Here’s something I’m sure a lot of parents would wish for – Google, the European Commission and its Member States have recently agreed to not label apps as “free” when they contain in-app purchase. Google will also make it a default to require password input for all purchases but users are free to change that in the Play Store settings menu.
After receiving numerous complaints from parents regarding unintentional purchases made by children, the European Commission requests for Google and Apple to make the following changes on their respective app store:
- Games advertised as “free” should not mislead consumers about the true costs involved
- Games should not contain direct exhortation to children to buy items in a game or to persuade an adult to buy items for them
- Consumers should be adequately informed about the payment arrangements for purchases and should not be debited through default settings without consumers’ explicit consent
- Traders should provide an email address so that consumers can contact them in case of queries or complaints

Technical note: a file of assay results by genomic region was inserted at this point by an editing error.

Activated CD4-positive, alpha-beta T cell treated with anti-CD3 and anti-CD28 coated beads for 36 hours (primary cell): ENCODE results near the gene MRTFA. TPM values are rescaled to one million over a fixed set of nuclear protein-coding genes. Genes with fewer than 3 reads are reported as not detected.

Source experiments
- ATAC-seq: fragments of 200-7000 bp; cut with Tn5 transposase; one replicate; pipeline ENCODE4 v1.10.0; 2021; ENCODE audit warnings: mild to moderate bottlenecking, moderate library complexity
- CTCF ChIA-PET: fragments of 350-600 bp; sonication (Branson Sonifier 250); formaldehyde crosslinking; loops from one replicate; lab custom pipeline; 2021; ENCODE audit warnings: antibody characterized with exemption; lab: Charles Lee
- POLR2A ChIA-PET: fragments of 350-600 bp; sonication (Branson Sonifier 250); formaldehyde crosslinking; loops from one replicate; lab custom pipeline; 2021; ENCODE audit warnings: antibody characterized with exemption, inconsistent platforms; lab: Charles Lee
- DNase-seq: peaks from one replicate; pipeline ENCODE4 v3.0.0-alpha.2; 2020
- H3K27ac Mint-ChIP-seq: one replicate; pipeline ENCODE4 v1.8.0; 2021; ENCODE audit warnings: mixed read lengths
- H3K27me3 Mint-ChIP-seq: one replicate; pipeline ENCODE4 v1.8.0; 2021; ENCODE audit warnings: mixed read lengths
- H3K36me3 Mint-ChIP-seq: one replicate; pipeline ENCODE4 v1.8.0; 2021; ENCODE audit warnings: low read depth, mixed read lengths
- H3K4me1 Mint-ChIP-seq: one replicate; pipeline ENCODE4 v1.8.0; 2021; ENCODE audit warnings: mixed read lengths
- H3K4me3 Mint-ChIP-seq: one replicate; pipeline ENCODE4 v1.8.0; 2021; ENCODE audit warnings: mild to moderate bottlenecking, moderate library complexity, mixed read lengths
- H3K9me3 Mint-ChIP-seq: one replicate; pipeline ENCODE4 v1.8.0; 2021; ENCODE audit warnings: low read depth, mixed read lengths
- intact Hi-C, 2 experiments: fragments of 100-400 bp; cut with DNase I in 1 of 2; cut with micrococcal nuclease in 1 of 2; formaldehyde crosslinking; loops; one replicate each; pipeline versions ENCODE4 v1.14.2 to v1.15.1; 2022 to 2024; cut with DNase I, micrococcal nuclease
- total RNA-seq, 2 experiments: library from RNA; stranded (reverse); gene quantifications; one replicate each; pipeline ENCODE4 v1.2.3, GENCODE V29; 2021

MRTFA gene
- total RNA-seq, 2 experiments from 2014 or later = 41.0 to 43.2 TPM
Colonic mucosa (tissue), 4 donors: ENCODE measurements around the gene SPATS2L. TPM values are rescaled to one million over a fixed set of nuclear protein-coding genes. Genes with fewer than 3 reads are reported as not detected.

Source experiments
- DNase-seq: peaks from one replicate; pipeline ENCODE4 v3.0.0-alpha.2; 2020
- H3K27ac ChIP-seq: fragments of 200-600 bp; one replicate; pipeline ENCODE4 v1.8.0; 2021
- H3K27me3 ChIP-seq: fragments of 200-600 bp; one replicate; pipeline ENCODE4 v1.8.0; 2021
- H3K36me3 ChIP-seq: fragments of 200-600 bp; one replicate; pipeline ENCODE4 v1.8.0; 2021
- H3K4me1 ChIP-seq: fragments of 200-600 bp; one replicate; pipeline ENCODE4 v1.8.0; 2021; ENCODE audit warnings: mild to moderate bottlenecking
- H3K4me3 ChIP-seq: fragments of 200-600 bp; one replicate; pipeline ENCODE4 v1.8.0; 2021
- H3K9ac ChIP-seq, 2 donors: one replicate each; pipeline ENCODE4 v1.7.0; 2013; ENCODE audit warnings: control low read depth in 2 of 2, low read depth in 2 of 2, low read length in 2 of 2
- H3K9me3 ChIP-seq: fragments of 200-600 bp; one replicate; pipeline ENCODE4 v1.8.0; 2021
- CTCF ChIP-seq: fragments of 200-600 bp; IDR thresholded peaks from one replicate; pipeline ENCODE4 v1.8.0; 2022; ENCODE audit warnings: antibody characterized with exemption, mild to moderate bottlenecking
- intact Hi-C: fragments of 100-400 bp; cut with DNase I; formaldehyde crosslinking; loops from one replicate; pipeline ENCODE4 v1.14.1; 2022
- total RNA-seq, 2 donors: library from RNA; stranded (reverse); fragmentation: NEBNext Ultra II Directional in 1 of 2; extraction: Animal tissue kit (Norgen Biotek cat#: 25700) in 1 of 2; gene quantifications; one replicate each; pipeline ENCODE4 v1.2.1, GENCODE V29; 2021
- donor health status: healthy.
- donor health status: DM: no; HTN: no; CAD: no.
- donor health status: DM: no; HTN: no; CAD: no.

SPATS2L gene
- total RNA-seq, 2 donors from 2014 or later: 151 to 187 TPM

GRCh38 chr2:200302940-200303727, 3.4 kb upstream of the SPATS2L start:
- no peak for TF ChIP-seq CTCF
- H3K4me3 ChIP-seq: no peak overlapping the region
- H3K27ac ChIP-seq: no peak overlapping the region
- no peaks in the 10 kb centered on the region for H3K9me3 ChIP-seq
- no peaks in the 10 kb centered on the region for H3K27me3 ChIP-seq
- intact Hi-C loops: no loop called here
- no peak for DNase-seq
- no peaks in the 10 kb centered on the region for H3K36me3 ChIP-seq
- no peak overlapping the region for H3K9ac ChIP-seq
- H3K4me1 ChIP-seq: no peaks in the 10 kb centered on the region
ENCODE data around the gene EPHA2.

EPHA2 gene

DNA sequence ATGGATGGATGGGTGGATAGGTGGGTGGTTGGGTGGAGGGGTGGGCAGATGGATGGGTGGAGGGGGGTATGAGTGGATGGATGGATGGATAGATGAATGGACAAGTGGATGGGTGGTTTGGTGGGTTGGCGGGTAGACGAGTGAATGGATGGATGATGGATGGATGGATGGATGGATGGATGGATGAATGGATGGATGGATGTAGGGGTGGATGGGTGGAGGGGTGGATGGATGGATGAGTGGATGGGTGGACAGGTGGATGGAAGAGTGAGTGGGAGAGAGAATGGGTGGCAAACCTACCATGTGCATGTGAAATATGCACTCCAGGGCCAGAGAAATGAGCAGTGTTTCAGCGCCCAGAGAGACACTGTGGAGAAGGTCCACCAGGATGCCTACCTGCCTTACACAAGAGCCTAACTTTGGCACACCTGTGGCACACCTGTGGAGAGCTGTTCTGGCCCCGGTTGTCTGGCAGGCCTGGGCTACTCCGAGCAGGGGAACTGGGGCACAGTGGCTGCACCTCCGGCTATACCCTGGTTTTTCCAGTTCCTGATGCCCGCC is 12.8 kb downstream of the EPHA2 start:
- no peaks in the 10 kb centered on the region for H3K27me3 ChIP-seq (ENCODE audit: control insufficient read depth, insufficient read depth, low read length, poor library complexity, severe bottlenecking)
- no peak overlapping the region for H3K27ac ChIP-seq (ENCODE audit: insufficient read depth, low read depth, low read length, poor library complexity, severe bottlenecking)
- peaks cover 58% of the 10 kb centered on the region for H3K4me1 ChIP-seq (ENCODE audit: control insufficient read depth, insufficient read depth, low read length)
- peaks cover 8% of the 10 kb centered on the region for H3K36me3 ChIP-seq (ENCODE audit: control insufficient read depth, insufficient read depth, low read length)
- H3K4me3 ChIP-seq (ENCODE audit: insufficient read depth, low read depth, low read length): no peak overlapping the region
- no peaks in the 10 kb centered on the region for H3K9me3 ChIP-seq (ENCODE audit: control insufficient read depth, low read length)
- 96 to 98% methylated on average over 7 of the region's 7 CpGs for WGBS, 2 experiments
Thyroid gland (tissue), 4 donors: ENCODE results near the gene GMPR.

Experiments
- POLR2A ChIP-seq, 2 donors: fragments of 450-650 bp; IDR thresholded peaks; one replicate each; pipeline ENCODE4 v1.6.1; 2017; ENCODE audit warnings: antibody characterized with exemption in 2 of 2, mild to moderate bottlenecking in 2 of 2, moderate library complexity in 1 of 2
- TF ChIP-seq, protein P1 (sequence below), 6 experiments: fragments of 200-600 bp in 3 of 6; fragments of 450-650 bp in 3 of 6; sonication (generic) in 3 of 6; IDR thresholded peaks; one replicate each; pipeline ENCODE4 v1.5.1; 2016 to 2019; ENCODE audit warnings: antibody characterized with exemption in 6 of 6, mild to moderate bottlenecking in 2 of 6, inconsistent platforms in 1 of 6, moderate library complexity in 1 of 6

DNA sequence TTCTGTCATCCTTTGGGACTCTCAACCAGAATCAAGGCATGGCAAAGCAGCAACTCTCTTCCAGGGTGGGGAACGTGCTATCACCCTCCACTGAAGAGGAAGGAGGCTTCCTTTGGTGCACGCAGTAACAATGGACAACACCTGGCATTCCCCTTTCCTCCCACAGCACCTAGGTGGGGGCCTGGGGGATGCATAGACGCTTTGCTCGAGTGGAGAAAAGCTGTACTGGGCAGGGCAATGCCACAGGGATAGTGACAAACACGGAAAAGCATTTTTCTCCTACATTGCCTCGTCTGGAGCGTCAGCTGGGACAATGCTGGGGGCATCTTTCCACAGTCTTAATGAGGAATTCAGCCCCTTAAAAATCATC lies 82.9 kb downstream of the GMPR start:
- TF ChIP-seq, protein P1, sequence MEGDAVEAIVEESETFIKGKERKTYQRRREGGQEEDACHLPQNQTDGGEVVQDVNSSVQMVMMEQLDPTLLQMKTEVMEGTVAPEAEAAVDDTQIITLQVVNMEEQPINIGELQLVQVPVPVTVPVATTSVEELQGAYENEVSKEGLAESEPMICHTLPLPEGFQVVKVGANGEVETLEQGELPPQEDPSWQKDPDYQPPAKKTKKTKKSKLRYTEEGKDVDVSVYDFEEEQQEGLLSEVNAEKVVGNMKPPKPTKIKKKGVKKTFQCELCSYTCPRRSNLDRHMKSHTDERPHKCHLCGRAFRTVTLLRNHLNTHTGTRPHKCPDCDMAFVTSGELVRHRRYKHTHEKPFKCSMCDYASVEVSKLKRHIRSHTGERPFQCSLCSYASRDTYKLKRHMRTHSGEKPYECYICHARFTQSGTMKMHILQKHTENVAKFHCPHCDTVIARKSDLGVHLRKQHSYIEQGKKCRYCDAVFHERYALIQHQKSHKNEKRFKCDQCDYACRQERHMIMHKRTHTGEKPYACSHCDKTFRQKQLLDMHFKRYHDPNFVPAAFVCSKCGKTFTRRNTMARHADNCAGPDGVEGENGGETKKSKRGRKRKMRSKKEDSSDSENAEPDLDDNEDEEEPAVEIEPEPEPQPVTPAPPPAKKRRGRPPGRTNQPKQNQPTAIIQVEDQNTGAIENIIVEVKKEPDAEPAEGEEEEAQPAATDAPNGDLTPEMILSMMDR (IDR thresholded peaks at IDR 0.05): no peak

While Apple has yet to come out with a solution for the European Commission, Google has already agreed to not use the word “free” for apps that comes with in-app purchases, and the default settings in the Play Store will require a password for all purchases. The changes will be implemented and completed by the end of September 2014.
Unfortunately, this will only be applicable for European countries for now. So until Google and Apple plans to make similar changes internationally, check out our previous posts to find out how to restrict your app and in-app purchase on Apple App Store and Google Play Store, and if purchases have already been made, find out how to request a refund.